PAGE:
The BOBBY LEES – ” Skin Suit “

Posted: July 29, 2020 in ALBUMS, MUSIC
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People have been trying to bury rock and roll for a long time, declaring countless times that rock is dead. Well, if Mojo Nixon taught us nothing else (and there’s a lot to be learned from Mojo), he taught us that “you can’t kill rock n roll.”

The Bobby Lees are a young bone-shaking Garage Rock band out of Woodstock NY. Their new record ‘Skin Suit’ is produced by underground punk legend Jon Spencer of the Blues Explosion, and mixes classic garage-punk hits with raw and emotive storytelling.In the past year they’ve played with The Chats, Future Islands, Boss Hog, Daddy Long Legs, Shannon & The Clams and Murphy’s Law. They will be on tour in the US and Europe throughout 2020.

If you need proof that Mojo is correct about that, then look toward The Bobby Lees. Ironically, this band is from Woodstock, New York, but don’t expect any folky songs about love and peace (not that there is anything wrong with those) on the band’s new album Skin Suit, It’s pretty fitting that the album was produced by Spencer. Right from the beginning of the album, that band plays with similar energy and volume to any of Spencer’s projects. There is also something of The Stooges in the band’s sound. You can hear it not only in the wildly fuzzed-out guitar and powerful vocals, but also in the bass line that is enough to make you feel a rumble in your gut.

If you’re looking for subtleties, this is not the album for you. But then, when has rock and roll ever been about subtleties? This album is about fuzzy garage-punk guitar, rumbling bass, frantic beats, and vocals that are made for loud and fast rock and roll. Fronted by Sam Quartin, whose vocal charisma channels some of the preposterous intensity of the Alan Vega/Cave/Cramps lineage, the band’s second album is an explosion of intensity of high-concept, low-budget rock’n’roll. The band show they’ve got the chops and the weirdness to refresh vintage rock, punk, and blues without the commercialism that has plagued other prominent garage bands of their generation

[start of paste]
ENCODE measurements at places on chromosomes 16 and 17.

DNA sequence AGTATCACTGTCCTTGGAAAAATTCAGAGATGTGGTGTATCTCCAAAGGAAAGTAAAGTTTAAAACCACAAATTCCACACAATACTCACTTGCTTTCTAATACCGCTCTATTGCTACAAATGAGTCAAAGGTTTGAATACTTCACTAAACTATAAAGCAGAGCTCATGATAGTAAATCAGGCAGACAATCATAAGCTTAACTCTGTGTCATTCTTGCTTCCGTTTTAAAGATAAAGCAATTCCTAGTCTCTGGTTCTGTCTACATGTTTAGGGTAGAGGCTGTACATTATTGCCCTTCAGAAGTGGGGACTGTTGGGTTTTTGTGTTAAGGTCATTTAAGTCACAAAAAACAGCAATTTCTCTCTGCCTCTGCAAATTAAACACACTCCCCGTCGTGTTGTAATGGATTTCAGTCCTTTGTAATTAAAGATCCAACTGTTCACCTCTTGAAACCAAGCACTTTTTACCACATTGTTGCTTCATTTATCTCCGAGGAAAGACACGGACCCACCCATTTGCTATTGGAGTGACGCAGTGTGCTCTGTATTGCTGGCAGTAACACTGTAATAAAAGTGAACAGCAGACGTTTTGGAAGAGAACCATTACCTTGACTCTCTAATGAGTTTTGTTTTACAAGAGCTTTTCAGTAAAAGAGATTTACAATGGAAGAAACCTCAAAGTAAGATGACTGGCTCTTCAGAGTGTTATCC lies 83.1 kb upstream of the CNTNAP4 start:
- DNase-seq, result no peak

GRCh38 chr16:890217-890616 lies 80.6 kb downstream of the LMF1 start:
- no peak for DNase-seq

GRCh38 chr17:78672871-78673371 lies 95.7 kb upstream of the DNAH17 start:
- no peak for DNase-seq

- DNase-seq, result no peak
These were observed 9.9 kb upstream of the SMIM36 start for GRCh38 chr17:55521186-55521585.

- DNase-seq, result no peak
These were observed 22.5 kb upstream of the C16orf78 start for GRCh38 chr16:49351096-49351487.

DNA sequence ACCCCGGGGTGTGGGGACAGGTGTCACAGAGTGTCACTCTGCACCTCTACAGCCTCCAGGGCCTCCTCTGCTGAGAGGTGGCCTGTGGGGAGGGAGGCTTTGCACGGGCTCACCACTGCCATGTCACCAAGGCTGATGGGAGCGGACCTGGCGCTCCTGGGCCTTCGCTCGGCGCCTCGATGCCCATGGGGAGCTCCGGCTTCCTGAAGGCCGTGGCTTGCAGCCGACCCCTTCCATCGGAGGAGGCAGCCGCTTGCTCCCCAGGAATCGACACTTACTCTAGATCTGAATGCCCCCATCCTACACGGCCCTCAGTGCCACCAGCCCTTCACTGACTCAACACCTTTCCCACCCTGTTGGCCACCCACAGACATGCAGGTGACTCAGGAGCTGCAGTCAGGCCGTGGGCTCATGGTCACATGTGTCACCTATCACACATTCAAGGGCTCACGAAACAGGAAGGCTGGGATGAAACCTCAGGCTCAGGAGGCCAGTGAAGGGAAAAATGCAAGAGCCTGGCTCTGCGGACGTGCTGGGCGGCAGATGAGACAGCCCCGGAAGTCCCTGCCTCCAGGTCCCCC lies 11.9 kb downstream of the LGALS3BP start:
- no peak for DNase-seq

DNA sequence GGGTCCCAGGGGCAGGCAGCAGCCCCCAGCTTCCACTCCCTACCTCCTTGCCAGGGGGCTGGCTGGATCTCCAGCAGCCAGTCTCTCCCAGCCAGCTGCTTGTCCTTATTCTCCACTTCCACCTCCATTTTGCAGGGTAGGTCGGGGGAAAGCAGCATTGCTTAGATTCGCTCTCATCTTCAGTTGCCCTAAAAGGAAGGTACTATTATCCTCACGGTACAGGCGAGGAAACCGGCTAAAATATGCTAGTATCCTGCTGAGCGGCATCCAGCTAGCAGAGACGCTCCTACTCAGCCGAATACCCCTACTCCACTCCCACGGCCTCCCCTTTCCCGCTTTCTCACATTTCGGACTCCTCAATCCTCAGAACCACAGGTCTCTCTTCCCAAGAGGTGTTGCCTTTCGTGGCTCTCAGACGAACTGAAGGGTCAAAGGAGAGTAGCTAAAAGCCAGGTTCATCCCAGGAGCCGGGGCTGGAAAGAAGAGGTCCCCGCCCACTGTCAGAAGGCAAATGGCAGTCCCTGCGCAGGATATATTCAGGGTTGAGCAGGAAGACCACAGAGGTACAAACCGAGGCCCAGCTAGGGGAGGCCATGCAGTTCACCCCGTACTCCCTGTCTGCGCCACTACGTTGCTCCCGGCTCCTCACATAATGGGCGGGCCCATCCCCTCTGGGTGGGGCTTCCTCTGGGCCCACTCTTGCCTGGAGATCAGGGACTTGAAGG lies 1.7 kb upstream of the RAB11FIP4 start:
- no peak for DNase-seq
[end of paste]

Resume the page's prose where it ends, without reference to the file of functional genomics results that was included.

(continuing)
The album ends with a cover of Richard Hell’s “Blank Generation”. This version is pretty true to the original. Both versions feature loud guitars that may or may not have been tuned precisely. The biggest difference is the howled vocals by Sam Quartin. How many bands have you heard lately that can get away with desecrating “I’m a Man” and sound credible? It’s all in Quartin’s leering vocal and Casa’s muscular guitar.

Fear not, loyal reader. Rock isn’t dead. It is alive and well in the capable hands of The Bobby Lees. In fact, the next time you hear that rock is dead, you should present this album as evidence to the contrary. Every one of the 13 songs on this album is an absolute pounder. Even if you’ve never seen the band live, you get the idea that their live shows must be amazing considering the energy they put into recording.

There’s the certainty of Punk, the immediacy of Garage, the anger of those who don’t care here, ‘Move‘ is a one and a half minute snarl, but even when they show some musical chops, as on the percussive ‘Coin‘, there’s the itchiness of a freshly grown scab. – STEVE SWIFT’S ROCK REMEDY

Storming to the scene with a howling sense of rebellion and nonconformity. – ALTERNATIVE PRESS

The Bobby Lees are the giant green cyclops of rock ‘n’ roll. – BTRtoday

our new record “Skin Suit” being released on 5/8/20 by Alive Natural Sound Records.

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